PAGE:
China Justice Observer

中司观察

EnglishArabicChinese (Simplified)DutchFrenchGermanHindiItalianJapaneseKoreanPortugueseRussianSpanishSwedishHebrewIndonesianVietnameseThaiTurkishMalay

What Is Community Property Law in China? - CFM 101 Series

Tue, 22 Feb 2022
Contributors: Meng Yu 余萌
Editor: C. J. Observer

avatar

There is no community property law in China. But you can find the relevant articles in “China’s Civil Code of China: Book V Marriage and Family“.

This post was first published in CJO Family, which is committed to providing consulting services China-based cross-border family matters services, including marriage and succession.

The articles related to community property in the Chinese Civil Code include:

Article 1062 The following property acquired by the spouses during their marriage constitutes community property and are jointly owned by the spouses:

(1) salaries and wages, as well as bonuses and other remuneration, received from services rendered;

(2) proceeds obtained from production, business operation, and investment;

(3) proceeds arising from intellectual property rights;

(4) except as otherwise provided in Subparagraph (3) of Article 1063 of this Code, property acquired from inheritance or given as a gift; and

(5) other property that shall be jointly owned by the spouses.

Husband and wife have equal rights when disposing of the community property.

Article 1063 The following property constitutes separate property of one of the spouses:

(1) premarital property of one spouse;

(2) compensation or indemnification received by one spouse for injury inflicted upon him;

(3) property that belongs to only one spouse as provided in a will or gift contract;

(4) articles exclusively used by one spouse for daily life; and

(5) other property that shall be owned by one spouse.

Article 1064 Debts incurred according to the common expression of the intent of both spouses, such as a debt jointly signed by both spouses and a debt signed by one spouse and subsequently ratified by the other spouse, and debts incurred by one of the spouses in his own name during the marriage to meet the daily needs of the family, constitute community debts.

A debt incurred by one of the spouses in his own name during the marriage in excess of the daily needs of the family is not a community debt, unless the creditor may prove that such debt is used for both spouses’ daily life or for joint production and operation of the spouses, or such debt incurs according to the common expression of the intent of both spouses.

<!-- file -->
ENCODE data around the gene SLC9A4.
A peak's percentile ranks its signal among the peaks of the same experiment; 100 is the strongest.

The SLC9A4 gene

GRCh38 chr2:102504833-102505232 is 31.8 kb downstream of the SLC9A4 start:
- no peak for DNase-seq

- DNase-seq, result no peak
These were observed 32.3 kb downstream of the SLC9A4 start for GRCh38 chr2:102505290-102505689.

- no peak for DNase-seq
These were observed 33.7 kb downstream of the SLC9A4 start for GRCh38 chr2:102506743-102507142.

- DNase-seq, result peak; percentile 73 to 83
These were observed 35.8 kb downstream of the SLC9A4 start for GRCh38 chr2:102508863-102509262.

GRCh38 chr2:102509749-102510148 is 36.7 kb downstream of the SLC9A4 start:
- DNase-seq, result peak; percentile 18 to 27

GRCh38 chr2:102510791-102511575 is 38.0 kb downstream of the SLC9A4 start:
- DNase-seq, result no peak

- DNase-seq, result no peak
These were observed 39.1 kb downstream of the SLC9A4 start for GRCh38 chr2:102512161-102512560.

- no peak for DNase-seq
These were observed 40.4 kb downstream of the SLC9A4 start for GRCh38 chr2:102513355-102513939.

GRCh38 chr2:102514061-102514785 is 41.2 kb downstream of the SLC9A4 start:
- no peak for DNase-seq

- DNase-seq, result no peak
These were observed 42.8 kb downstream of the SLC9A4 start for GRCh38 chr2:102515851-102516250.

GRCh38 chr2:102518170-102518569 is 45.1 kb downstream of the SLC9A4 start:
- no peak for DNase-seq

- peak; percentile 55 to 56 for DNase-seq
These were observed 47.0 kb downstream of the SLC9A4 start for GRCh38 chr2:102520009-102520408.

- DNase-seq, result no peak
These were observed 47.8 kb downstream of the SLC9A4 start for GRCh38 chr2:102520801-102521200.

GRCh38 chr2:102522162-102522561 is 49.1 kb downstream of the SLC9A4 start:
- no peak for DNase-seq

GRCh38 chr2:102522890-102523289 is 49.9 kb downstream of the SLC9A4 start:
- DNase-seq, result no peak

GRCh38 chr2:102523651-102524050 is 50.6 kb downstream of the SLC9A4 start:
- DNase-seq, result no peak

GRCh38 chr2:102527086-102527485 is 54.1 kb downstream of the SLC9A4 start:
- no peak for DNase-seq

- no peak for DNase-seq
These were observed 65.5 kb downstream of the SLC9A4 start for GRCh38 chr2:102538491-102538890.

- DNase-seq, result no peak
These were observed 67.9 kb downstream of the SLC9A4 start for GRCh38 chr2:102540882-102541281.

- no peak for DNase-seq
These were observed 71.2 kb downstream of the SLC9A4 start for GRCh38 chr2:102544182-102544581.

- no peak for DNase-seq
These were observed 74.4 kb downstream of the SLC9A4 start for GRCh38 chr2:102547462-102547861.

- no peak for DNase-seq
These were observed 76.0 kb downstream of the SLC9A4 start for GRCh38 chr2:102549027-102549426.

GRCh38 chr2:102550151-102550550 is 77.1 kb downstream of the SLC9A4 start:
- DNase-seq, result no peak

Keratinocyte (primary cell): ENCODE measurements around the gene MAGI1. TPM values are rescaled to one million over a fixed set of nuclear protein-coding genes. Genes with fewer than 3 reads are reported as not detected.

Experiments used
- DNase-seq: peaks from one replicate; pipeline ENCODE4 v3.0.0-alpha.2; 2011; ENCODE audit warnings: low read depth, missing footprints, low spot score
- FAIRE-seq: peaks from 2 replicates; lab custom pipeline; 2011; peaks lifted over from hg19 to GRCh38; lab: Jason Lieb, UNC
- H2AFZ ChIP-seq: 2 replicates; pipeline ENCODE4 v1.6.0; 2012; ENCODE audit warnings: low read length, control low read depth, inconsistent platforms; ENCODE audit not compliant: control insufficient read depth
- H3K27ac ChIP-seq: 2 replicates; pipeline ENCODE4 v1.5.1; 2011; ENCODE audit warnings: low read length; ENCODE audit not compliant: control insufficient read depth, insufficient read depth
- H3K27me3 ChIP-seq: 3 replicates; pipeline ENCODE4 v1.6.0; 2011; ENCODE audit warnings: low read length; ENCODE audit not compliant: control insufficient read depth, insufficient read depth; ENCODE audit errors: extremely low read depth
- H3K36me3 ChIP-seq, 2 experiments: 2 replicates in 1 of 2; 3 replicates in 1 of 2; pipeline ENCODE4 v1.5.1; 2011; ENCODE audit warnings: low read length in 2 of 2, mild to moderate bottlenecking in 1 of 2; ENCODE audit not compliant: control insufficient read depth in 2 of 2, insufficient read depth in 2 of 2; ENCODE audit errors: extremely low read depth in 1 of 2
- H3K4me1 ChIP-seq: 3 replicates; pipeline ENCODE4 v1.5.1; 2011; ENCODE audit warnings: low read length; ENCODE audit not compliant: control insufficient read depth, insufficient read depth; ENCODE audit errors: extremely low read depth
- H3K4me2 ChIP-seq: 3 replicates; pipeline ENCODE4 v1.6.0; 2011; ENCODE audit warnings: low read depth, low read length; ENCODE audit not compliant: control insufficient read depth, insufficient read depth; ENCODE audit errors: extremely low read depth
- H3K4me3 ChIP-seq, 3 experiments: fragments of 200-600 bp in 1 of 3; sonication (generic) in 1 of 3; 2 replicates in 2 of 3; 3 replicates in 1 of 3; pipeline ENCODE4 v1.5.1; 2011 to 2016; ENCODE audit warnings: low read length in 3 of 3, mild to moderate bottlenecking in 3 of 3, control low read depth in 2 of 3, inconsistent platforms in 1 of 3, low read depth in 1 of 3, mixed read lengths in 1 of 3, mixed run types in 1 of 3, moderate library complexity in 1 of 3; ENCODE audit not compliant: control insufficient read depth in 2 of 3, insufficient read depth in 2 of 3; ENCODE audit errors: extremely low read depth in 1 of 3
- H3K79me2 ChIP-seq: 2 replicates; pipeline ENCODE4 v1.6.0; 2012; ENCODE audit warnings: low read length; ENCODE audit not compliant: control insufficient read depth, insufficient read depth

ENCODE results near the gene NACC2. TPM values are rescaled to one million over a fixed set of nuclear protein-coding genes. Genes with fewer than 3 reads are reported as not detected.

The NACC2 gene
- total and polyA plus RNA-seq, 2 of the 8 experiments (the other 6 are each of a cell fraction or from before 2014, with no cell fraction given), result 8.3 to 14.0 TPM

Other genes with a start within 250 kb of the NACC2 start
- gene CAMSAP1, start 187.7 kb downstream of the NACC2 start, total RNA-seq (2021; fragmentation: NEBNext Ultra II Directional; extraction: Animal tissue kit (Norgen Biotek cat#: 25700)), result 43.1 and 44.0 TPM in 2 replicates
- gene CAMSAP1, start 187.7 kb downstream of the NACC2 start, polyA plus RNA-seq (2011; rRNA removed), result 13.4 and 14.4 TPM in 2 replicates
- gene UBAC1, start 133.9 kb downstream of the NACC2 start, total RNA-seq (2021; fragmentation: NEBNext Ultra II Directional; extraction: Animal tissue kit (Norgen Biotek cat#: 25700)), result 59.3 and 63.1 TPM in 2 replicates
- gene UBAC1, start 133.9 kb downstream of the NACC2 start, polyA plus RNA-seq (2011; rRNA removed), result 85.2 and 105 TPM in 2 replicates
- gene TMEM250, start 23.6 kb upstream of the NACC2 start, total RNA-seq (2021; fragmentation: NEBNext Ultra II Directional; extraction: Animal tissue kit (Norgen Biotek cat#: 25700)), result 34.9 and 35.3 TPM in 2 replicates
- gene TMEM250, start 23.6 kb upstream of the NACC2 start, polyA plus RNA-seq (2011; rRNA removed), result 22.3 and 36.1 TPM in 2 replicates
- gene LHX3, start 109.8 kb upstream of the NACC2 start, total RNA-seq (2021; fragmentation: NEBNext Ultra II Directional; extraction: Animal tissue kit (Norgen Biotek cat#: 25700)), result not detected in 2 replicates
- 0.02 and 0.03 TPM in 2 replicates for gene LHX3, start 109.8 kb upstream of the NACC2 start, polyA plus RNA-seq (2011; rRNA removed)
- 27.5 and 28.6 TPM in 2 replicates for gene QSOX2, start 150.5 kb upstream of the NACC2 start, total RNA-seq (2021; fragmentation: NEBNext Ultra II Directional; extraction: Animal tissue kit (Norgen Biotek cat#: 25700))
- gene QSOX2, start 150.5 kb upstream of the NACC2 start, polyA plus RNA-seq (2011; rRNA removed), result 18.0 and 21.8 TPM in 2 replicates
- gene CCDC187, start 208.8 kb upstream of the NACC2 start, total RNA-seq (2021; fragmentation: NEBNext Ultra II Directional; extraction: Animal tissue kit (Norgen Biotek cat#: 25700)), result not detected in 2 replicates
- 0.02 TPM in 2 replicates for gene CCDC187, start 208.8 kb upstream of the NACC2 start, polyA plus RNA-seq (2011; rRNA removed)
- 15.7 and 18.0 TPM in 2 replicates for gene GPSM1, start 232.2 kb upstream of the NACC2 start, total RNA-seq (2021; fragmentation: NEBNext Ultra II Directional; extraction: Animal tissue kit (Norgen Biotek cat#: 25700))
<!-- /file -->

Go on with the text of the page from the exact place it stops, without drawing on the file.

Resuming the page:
Article 1065 A man and a woman may agree that their premarital property and the property to be acquired by them during their marriage may be owned by them separately or jointly, or partially owned separately and partially owned jointly. The agreement shall be in writing.

 

The Cross-border Family Matters 101 Series (‘CFM 101 Series’) provides an introduction to China-related cross-border family matters (marriage and succession), and covers the knowledge essential to cross-border family matter management.

 

* * *

Do you need support in Cross-Border Family Matters (Marriage and Succession)?

CJO Family's team can provide you with China-based consulting service, including case assessment and management, background check, and debt collection (‘Last Mile’ Service). If you encounter any problems in cross-border family matters, or if you wish to share your story, you can contact our Client Manager Julia Yuan (julia.yuan@chinajusticeobserver.com).

CJO Family is a product of China Justice Observer.

If you want to know more about CJO Family, please click here.

If you want to know more about CJO Family cross-border family matters service, please click here.

If you wish to read more CJO Family articles on cross-border family matters, please click here.

 

Photo by Mick Haupt on Unsplash

Contributors: Meng Yu 余萌

Save as PDF

You might also like

China Revises Marine Environment Protection Law

In October 2023, the Standing Committee of the National People's Congress, China's legislature, promulgated the newly revised Marine Environment Protection Law, which imposes stricter regulations on activities in the marine environment and prohibits certain discharges and dumping.

China Issues Regulations to Protect Minor Online

In October 2023, China’s State Council promulgated the Regulations on Minors’ Internet Protection (未成年人网络保护条例), aiming to clarify what cyber information is suitable for minors, protect their personal information, and curb internet addiction among minors.

Beijing Chaoyang Court Issues White Paper on Foreign-Related Family Cases

In September 2023, Beijing's Chaoyang Court released a white paper on foreign-related family cases, highlighting key insights from 717 cases spanning 2018-2022, with divorce and inheritance disputes accounting for the majority, and addressing procedural and substantive issues in eight typical cases.